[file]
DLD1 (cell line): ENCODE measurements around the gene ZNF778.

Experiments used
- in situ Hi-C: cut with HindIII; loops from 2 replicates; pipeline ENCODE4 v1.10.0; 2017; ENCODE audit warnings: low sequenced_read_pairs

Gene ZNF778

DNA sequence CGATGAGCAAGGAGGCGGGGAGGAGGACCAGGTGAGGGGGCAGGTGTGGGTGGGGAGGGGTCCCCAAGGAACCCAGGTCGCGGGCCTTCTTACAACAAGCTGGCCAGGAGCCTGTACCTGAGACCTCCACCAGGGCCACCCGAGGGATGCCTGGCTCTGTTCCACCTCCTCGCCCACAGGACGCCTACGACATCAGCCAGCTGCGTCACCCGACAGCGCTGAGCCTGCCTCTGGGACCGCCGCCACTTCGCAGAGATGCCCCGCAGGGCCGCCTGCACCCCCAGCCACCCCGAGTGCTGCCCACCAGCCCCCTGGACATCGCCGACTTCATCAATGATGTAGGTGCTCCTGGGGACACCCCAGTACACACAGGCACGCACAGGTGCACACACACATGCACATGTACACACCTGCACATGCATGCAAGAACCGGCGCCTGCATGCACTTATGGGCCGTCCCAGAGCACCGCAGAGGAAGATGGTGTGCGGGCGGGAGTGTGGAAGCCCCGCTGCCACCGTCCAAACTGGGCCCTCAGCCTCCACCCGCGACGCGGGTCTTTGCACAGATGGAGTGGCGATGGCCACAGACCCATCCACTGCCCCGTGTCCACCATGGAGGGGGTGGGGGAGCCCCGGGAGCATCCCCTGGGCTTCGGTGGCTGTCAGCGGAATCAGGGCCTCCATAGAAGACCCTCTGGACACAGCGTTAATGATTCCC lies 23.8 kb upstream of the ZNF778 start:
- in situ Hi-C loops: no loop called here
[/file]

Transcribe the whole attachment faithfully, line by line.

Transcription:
DLD1 (cell line): ENCODE measurements around the gene ZNF778.

Experiments used
- in situ Hi-C: cut with HindIII; loops from 2 replicates; pipeline ENCODE4 v1.10.0; 2017; ENCODE audit warnings: low sequenced_read_pairs

Gene ZNF778

DNA sequence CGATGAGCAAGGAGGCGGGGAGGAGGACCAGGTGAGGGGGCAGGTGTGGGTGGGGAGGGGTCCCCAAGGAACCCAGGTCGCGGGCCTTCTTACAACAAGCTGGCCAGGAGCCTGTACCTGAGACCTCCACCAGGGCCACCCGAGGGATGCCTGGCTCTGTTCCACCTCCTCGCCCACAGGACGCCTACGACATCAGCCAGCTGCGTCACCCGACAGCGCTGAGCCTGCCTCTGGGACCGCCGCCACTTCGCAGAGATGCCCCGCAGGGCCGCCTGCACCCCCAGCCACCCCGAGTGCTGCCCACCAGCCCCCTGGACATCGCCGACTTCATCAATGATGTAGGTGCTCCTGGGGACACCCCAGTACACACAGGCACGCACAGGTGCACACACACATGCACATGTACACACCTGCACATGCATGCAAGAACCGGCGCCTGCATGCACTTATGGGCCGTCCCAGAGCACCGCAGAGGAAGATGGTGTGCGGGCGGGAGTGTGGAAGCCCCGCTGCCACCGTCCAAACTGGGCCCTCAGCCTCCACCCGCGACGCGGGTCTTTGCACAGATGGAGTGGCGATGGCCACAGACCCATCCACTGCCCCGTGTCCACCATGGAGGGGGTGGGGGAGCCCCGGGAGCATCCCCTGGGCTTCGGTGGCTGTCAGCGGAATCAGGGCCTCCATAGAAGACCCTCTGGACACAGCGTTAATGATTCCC lies 23.8 kb upstream of the ZNF778 start:
- in situ Hi-C loops: no loop called here